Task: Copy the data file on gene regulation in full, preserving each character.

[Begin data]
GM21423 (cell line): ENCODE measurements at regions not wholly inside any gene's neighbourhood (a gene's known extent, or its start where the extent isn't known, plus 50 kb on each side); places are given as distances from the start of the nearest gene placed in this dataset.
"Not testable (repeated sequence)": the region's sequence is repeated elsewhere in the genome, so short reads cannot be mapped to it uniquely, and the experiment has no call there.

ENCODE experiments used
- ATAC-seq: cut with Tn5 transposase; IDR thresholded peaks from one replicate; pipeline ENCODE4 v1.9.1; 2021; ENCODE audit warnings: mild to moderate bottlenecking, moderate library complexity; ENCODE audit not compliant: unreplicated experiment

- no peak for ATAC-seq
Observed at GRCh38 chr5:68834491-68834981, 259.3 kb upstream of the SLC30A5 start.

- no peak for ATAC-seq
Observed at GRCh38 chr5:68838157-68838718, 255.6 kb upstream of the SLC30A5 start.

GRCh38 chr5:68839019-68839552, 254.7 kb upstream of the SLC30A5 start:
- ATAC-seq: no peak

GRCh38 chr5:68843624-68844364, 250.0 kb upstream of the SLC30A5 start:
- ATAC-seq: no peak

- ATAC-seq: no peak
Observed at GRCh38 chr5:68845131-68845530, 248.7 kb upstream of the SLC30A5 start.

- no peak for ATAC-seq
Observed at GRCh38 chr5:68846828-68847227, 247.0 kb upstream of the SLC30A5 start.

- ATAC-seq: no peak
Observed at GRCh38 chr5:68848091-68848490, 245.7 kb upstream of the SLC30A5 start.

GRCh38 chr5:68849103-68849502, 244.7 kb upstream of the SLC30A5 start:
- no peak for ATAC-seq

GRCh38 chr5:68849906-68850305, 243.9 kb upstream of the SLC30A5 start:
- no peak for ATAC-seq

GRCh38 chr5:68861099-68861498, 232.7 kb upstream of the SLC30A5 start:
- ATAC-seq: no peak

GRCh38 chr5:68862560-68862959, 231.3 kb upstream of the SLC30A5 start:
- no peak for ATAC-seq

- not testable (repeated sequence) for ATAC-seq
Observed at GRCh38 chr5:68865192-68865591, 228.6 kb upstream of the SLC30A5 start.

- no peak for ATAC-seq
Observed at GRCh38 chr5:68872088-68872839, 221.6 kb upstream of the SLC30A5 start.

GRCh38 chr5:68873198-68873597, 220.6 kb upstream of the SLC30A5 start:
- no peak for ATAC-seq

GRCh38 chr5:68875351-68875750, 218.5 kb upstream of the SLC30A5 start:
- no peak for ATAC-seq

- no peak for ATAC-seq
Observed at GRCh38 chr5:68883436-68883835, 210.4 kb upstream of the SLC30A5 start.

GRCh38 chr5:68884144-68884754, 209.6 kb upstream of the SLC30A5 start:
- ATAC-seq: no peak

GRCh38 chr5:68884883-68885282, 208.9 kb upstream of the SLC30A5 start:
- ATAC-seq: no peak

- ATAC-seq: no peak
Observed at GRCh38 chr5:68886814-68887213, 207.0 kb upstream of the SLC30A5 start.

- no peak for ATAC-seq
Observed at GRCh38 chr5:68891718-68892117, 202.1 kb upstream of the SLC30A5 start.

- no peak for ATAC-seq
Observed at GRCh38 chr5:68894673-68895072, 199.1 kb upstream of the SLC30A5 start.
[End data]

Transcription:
GM21423 (cell line): ENCODE measurements at regions not wholly inside any gene's neighbourhood (a gene's known extent, or its start where the extent isn't known, plus 50 kb on each side); places are given as distances from the start of the nearest gene placed in this dataset.
"Not testable (repeated sequence)": the region's sequence is repeated elsewhere in the genome, so short reads cannot be mapped to it uniquely, and the experiment has no call there.

ENCODE experiments used
- ATAC-seq: cut with Tn5 transposase; IDR thresholded peaks from one replicate; pipeline ENCODE4 v1.9.1; 2021; ENCODE audit warnings: mild to moderate bottlenecking, moderate library complexity; ENCODE audit not compliant: unreplicated experiment

- no peak for ATAC-seq
Observed at GRCh38 chr5:68834491-68834981, 259.3 kb upstream of the SLC30A5 start.

- no peak for ATAC-seq
Observed at GRCh38 chr5:68838157-68838718, 255.6 kb upstream of the SLC30A5 start.

GRCh38 chr5:68839019-68839552, 254.7 kb upstream of the SLC30A5 start:
- ATAC-seq: no peak

GRCh38 chr5:68843624-68844364, 250.0 kb upstream of the SLC30A5 start:
- ATAC-seq: no peak

- ATAC-seq: no peak
Observed at GRCh38 chr5:68845131-68845530, 248.7 kb upstream of the SLC30A5 start.

- no peak for ATAC-seq
Observed at GRCh38 chr5:68846828-68847227, 247.0 kb upstream of the SLC30A5 start.

- ATAC-seq: no peak
Observed at GRCh38 chr5:68848091-68848490, 245.7 kb upstream of the SLC30A5 start.

GRCh38 chr5:68849103-68849502, 244.7 kb upstream of the SLC30A5 start:
- no peak for ATAC-seq

GRCh38 chr5:68849906-68850305, 243.9 kb upstream of the SLC30A5 start:
- no peak for ATAC-seq

GRCh38 chr5:68861099-68861498, 232.7 kb upstream of the SLC30A5 start:
- ATAC-seq: no peak

GRCh38 chr5:68862560-68862959, 231.3 kb upstream of the SLC30A5 start:
- no peak for ATAC-seq

- not testable (repeated sequence) for ATAC-seq
Observed at GRCh38 chr5:68865192-68865591, 228.6 kb upstream of the SLC30A5 start.

- no peak for ATAC-seq
Observed at GRCh38 chr5:68872088-68872839, 221.6 kb upstream of the SLC30A5 start.

GRCh38 chr5:68873198-68873597, 220.6 kb upstream of the SLC30A5 start:
- no peak for ATAC-seq

GRCh38 chr5:68875351-68875750, 218.5 kb upstream of the SLC30A5 start:
- no peak for ATAC-seq

- no peak for ATAC-seq
Observed at GRCh38 chr5:68883436-68883835, 210.4 kb upstream of the SLC30A5 start.

GRCh38 chr5:68884144-68884754, 209.6 kb upstream of the SLC30A5 start:
- ATAC-seq: no peak

GRCh38 chr5:68884883-68885282, 208.9 kb upstream of the SLC30A5 start:
- ATAC-seq: no peak

- ATAC-seq: no peak
Observed at GRCh38 chr5:68886814-68887213, 207.0 kb upstream of the SLC30A5 start.

- no peak for ATAC-seq
Observed at GRCh38 chr5:68891718-68892117, 202.1 kb upstream of the SLC30A5 start.

- no peak for ATAC-seq
Observed at GRCh38 chr5:68894673-68895072, 199.1 kb upstream of the SLC30A5 start.